Deadline approaches for filing 2010 taxes
April 1, 2011
SCHOFIELD BARRACKS, Hawaii - Already this year, our Hawaii Army Tax Centers have processed more than $2 million worth of refunds and saved the military community more than $500,000 in filing fees.
This year, taxpayers have until April 18 to file their 2010 tax returns and pay any taxes due because Emancipation Day, a holiday observed in the District of Columbia, is April 15.
Taxpayers requesting an extension will have until Oct. 17 to file their 2010 tax returns. Visit www.IRS.gov, call (800) 829-1040 or visit a taxpayer assistance center.
Our local tax centers field three questions more than any other: "How do I determine my state of residence/domicile'," "Does my state tax military pay'" and "Does my spouse automatically have the same domicile as me'"
What is a domicile, and what is your domicile'
Soldiers fill out a DD Form 2058, State of Legal Residence Certificate, to indicate which state should withhold income taxes when they process through finance. Determining domicile is a combination of a physical presence in a state and the intent to permanently reside there.
A variety of indicators determine whether Soldiers should be claiming a particular state as their domicile, including where they were born, where they are registered to vote, their oral or written intent to claim a state as domicile, their physical presence in the state, their immediate family's state of residence, where they pay income and personal property taxes, and where they own land, houses or other property.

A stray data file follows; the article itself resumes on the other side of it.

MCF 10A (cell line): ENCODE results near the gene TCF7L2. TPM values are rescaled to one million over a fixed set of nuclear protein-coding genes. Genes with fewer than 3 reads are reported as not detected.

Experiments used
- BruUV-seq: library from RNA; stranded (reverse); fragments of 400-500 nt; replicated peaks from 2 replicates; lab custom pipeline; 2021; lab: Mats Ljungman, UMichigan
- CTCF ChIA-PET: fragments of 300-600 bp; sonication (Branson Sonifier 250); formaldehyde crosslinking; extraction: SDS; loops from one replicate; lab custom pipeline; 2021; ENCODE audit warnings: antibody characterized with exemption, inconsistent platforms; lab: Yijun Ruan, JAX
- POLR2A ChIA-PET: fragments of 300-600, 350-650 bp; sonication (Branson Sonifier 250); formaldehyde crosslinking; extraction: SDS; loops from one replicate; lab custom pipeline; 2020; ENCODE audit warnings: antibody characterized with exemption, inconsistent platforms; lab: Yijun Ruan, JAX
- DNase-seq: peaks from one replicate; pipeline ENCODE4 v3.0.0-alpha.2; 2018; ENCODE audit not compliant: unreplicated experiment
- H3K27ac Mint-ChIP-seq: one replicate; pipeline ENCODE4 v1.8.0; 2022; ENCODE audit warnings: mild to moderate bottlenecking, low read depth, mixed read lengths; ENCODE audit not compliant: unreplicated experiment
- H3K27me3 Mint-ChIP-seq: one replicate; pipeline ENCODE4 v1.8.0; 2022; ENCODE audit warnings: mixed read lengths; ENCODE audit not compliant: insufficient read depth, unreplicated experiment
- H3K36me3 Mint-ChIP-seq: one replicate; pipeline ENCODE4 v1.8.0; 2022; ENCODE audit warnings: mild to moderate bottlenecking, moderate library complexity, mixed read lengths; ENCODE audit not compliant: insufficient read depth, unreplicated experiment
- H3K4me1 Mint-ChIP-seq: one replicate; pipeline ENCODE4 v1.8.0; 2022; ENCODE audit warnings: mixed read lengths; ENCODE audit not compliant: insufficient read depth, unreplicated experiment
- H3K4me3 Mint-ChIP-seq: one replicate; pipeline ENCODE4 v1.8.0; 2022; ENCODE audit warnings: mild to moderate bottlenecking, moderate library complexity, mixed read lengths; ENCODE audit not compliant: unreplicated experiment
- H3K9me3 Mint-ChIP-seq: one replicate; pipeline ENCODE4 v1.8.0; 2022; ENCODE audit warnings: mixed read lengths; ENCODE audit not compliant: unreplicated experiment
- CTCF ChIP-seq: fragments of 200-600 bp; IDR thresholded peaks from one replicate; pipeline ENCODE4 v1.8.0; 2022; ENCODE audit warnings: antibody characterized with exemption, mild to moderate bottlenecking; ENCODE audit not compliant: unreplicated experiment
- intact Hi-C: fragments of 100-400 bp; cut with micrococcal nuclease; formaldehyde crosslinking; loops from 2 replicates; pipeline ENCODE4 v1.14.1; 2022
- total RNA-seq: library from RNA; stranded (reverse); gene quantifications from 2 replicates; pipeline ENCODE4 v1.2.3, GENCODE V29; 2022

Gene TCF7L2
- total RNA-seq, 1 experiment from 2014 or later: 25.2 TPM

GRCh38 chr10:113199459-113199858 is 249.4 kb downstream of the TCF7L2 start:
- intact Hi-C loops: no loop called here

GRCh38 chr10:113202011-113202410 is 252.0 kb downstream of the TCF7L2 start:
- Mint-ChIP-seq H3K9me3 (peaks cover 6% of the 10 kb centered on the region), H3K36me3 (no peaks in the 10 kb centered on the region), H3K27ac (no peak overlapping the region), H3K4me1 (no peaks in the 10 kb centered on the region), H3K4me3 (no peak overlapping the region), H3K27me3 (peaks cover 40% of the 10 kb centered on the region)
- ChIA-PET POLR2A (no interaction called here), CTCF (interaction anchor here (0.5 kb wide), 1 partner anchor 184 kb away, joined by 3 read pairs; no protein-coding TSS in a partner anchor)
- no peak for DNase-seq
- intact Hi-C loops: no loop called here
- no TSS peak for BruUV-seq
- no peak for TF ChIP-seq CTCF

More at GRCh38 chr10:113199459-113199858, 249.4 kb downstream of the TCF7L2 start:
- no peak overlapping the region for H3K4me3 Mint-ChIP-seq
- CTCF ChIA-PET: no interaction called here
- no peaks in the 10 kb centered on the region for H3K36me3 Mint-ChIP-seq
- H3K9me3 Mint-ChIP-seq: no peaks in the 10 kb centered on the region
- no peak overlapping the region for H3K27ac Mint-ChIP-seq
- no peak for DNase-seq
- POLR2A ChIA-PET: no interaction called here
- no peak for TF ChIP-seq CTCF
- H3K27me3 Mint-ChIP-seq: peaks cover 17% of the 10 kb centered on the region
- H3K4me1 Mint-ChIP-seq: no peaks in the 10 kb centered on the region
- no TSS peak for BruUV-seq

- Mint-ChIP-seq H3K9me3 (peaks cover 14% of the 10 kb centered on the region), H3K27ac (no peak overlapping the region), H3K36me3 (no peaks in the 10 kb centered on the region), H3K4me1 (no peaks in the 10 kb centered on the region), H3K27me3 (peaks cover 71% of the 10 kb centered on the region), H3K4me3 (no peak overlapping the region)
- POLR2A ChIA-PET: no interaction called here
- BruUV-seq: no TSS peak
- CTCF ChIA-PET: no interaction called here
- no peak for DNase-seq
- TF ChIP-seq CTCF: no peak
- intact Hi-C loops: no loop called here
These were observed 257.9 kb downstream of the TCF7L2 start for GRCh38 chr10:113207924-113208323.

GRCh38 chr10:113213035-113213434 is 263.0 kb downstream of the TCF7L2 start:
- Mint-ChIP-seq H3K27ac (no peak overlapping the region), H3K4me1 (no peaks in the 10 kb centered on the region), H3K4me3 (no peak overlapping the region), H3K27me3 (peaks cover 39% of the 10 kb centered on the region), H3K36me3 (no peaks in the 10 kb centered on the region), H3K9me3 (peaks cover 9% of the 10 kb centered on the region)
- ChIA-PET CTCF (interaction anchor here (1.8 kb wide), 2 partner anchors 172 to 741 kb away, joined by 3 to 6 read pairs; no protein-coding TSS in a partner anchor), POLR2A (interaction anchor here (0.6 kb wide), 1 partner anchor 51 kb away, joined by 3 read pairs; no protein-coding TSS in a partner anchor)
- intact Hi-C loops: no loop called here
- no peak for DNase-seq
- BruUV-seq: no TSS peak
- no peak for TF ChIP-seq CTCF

Soldiers do not lose their state of legal residence solely because they physically leave the state for military orders. They also do not gain residence in a new state solely because they are physically present in that new state on orders.
Soldiers are cautioned to consider the impacts of falsely claiming a state as their state of domicile. If Soldiers claim a state without having been physically present in the state and having the intent to permanently reside in that state, they could face fines, penalties, and civil or criminal charges.
Soldiers also should consider other impacts that changing their residence will have, including registering vehicles, registering to vote, the ability to gain in-state tuition rates at colleges and the amount they will pay in income taxes to their old state of domicile versus what they would pay to the new state of domicile.
State taxes on military pay'
States tax income differently, particularly for members of the military. Hawaii has a high state tax rate, at 11 percent for a married couple making more than $400,000. But that high bracket will not affect many military personnel, and their tax rates in Hawaii could be lower than in other states.
What about my spouse'
Service members' spouses may claim the service member's state of domicile, if they are also a resident of that state at the time the service member leaves the state pursuant to military orders. For example, if they are both Texas residents when the Soldier receives orders and does a permanent change of station move to Hawaii, both can continue to claim Texas. However, if the Soldier is single when leaving Texas, meets a civilian that is a Hawaii resident and they get married, the spouse cannot claim Texas.
Tax Centers at Schofield Barracks and Fort Shafter are open Monday-Friday, through April 29th. Call 655-1040 to make an appointment at Fort Shafter. Walk in for help any time between 7 a.m.-4 p.m., at Schofield Barracks. Search "Hawaii Army Tax Centers" at www.facebook.com for more information or tips.